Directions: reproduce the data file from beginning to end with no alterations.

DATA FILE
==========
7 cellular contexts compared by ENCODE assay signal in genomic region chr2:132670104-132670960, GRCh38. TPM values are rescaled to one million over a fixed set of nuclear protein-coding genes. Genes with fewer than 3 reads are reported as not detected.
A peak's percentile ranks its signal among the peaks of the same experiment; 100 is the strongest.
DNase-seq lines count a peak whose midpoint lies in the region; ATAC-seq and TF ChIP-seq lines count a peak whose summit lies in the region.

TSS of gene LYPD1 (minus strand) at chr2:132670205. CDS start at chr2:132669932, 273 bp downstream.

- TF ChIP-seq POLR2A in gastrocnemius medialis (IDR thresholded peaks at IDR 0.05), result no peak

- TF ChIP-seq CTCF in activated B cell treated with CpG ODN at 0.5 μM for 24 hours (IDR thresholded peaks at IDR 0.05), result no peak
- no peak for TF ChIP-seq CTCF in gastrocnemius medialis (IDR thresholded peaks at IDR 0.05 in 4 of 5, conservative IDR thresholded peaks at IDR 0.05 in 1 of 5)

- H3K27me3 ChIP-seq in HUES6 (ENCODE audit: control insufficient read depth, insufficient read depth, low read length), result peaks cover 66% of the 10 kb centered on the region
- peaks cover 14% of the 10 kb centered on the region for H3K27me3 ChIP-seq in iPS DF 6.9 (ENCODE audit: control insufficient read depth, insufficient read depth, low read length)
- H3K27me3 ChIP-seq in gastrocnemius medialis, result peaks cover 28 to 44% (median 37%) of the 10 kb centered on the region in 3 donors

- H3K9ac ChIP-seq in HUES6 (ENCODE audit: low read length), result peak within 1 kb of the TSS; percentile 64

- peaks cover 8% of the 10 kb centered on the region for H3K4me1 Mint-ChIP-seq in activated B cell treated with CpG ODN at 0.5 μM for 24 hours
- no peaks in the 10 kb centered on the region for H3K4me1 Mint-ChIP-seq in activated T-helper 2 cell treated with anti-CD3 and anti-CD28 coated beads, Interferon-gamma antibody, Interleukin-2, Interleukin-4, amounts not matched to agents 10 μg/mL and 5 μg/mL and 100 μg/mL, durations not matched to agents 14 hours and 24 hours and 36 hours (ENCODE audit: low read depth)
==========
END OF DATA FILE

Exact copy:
7 cellular contexts compared by ENCODE assay signal in genomic region chr2:132670104-132670960, GRCh38. TPM values are rescaled to one million over a fixed set of nuclear protein-coding genes. Genes with fewer than 3 reads are reported as not detected.
A peak's percentile ranks its signal among the peaks of the same experiment; 100 is the strongest.
DNase-seq lines count a peak whose midpoint lies in the region; ATAC-seq and TF ChIP-seq lines count a peak whose summit lies in the region.

TSS of gene LYPD1 (minus strand) at chr2:132670205. CDS start at chr2:132669932, 273 bp downstream.

- TF ChIP-seq POLR2A in gastrocnemius medialis (IDR thresholded peaks at IDR 0.05), result no peak

- TF ChIP-seq CTCF in activated B cell treated with CpG ODN at 0.5 μM for 24 hours (IDR thresholded peaks at IDR 0.05), result no peak
- no peak for TF ChIP-seq CTCF in gastrocnemius medialis (IDR thresholded peaks at IDR 0.05 in 4 of 5, conservative IDR thresholded peaks at IDR 0.05 in 1 of 5)

- H3K27me3 ChIP-seq in HUES6 (ENCODE audit: control insufficient read depth, insufficient read depth, low read length), result peaks cover 66% of the 10 kb centered on the region
- peaks cover 14% of the 10 kb centered on the region for H3K27me3 ChIP-seq in iPS DF 6.9 (ENCODE audit: control insufficient read depth, insufficient read depth, low read length)
- H3K27me3 ChIP-seq in gastrocnemius medialis, result peaks cover 28 to 44% (median 37%) of the 10 kb centered on the region in 3 donors

- H3K9ac ChIP-seq in HUES6 (ENCODE audit: low read length), result peak within 1 kb of the TSS; percentile 64

- peaks cover 8% of the 10 kb centered on the region for H3K4me1 Mint-ChIP-seq in activated B cell treated with CpG ODN at 0.5 μM for 24 hours
- no peaks in the 10 kb centered on the region for H3K4me1 Mint-ChIP-seq in activated T-helper 2 cell treated with anti-CD3 and anti-CD28 coated beads, Interferon-gamma antibody, Interleukin-2, Interleukin-4, amounts not matched to agents 10 μg/mL and 5 μg/mL and 100 μg/mL, durations not matched to agents 14 hours and 24 hours and 36 hours (ENCODE audit: low read depth)